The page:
PS 16-154
Nutrient addition amplifies salinity-dependent differences in competitive ability of invasive and native vines

Monday, August 5, 2013
Exhibit Hall B, Minneapolis Convention Center
Gang Liu, School of Life Science, Sun Yat-sen University, Guangzhou, China
Evan Siemann, Department of Ecology and Evolutionary Biology, Rice University, Houston
Shaolin Peng, School of life science, Sun Yat-sen University, Guangzhou
Invasive plants are usually thought to have lower competitive ability than native species in habitats with limited resources. Resource enrichment caused by anthropogenic activities is thought to facilitate invasions by creating conditions in which the competitive ability of invasive plants is greater than that of native species. However, it is not clear whether such increased resource availability will increase invasion success in stressful habitats such as coastal areas with high soil salinity. We hypothesized that the competitive dynamic between invasive and native plants in stressful habitats would not be as sensitive to resource enrichment as in benign conditions and so would reflect interactions of these environmental factors (soil salinity and soil nutrients).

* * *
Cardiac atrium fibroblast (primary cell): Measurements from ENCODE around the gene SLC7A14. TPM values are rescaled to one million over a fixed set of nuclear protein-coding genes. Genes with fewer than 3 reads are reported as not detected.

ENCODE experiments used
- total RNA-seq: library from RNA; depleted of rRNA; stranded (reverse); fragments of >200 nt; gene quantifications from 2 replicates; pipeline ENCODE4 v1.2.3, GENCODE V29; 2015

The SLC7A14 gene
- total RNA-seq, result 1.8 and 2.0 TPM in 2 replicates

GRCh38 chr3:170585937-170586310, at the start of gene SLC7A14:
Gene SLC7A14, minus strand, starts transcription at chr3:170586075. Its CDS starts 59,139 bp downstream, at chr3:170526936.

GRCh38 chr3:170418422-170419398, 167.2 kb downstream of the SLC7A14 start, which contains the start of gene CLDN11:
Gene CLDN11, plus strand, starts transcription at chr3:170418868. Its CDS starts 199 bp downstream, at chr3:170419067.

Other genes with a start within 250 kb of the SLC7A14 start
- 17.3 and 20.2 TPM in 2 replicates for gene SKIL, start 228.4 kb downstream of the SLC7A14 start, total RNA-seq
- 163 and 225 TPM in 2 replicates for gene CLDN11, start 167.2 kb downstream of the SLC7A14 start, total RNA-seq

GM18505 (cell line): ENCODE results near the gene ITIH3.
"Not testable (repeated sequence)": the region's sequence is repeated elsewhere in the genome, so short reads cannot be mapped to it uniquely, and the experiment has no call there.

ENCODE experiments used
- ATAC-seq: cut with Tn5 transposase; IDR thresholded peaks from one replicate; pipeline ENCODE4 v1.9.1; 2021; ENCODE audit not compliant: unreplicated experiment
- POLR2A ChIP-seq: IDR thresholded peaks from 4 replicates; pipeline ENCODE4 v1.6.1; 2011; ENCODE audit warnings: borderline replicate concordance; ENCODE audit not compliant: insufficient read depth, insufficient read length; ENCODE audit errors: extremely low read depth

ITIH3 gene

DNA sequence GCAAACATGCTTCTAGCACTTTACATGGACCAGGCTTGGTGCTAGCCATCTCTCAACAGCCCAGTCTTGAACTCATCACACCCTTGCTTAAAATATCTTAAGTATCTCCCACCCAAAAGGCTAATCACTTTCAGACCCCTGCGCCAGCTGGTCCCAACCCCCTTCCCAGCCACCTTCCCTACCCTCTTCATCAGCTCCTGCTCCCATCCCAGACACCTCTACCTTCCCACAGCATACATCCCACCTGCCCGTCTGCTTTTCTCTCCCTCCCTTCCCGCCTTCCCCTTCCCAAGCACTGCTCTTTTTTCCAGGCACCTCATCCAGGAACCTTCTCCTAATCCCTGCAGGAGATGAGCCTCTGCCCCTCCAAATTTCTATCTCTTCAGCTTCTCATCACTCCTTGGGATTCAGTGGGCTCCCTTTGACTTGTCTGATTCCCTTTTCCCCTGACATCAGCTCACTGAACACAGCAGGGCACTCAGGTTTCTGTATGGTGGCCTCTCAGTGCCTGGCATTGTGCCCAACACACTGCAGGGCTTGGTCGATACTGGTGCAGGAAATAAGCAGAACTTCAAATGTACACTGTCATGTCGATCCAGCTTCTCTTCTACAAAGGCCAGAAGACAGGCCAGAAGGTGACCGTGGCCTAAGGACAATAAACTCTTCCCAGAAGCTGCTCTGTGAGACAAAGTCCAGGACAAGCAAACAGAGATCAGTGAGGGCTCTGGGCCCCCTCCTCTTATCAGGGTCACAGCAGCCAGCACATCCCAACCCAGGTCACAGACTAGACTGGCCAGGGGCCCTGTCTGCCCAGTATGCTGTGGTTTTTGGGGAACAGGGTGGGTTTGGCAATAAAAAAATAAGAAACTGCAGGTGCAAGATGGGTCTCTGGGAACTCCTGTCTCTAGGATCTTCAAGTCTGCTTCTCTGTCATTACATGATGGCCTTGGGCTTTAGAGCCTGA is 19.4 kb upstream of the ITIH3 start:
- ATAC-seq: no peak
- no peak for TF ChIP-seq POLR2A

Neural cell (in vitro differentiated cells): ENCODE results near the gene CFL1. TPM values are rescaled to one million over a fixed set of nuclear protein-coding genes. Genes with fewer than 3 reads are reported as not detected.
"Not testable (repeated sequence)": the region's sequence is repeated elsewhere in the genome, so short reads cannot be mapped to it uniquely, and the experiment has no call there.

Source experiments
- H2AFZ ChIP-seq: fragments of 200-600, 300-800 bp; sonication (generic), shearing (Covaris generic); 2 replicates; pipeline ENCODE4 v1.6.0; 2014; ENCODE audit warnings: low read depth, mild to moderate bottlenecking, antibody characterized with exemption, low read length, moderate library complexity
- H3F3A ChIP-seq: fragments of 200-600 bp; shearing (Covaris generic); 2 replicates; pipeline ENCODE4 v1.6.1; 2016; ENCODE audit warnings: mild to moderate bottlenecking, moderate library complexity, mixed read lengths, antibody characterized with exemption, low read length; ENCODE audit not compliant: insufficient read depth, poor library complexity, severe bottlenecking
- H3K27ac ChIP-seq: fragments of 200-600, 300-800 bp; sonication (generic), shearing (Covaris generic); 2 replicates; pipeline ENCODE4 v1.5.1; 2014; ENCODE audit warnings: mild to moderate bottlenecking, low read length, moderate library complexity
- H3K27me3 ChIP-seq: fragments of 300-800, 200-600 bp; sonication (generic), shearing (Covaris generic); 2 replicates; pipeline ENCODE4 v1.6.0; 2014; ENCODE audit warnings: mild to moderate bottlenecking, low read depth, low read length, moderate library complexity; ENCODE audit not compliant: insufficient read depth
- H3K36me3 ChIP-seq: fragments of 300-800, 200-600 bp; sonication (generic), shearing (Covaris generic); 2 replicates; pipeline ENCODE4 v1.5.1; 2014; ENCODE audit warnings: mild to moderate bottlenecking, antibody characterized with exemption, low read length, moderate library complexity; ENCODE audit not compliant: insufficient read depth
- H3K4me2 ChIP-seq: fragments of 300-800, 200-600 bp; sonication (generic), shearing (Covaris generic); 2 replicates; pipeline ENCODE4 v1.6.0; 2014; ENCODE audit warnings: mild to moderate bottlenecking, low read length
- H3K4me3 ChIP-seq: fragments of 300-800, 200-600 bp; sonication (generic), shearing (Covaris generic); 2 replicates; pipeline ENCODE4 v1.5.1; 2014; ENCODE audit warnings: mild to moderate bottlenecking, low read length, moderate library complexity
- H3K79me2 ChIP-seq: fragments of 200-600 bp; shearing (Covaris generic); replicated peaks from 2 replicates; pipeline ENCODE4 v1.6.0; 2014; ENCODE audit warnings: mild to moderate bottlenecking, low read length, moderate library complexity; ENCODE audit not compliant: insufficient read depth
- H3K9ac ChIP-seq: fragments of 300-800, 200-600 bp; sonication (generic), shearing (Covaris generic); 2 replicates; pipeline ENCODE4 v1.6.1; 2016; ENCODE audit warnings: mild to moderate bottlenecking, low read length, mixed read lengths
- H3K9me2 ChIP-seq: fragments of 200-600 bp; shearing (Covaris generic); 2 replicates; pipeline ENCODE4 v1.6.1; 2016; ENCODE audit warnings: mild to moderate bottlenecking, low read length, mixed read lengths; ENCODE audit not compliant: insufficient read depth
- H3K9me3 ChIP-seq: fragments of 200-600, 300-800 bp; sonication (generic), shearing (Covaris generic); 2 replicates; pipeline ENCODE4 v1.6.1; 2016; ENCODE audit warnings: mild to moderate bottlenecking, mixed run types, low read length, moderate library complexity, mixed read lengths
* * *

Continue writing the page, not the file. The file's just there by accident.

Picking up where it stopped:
We conducted a greenhouse experiment in China using the invasive vine Ipomoea cairica, which is expanding into saline coastal areas from non-saline habitats, and the widespread native vine Merremia hederacea, which is also expanding its range. Pots received two plants (pair of invasive vines, pair of native vines, or one of each vine species) and were assigned nutrient (control vs. Hoagland’s solution) and salinity stress (control vs. 4g L-1NaCl solution) treatments in a factorial design.
Overall, masses of invasive and native vines did not differ. Salinity decreased plant mass and nutrients increased plant mass, especially without salinity stress. In every combination of treatments, invasive vines were larger than native vines in single species pots. However, without salinity (low stress), native vines were significantly larger than invasive vines when they were competing in the same pot. Nutrient addition increased the competitive advantage of native vines in low stress conditions. In saline conditions, the opposite pattern was found. Mainly, invasive vines had greater competitive ability which was increased by nutrient addition.
Our results indicated competitive ability of the two species depended on salinity and that nutrient addition only magnified the differences between these two species. This suggests that nutrient addition may increase invasion success but only in habitats where conditions were already suitable for invasion. The mismatch between the results for growth in monoculture pots versus competition pots suggests caution in inferring the effects of environmental factors on competition based on measures of individual performance. The strong positive effects of salinity and nutrient addition on the relative competitive ability of I. cairica suggest that anthropogenic nutrient addition will facilitate its secondary invasion in coastal areas in China.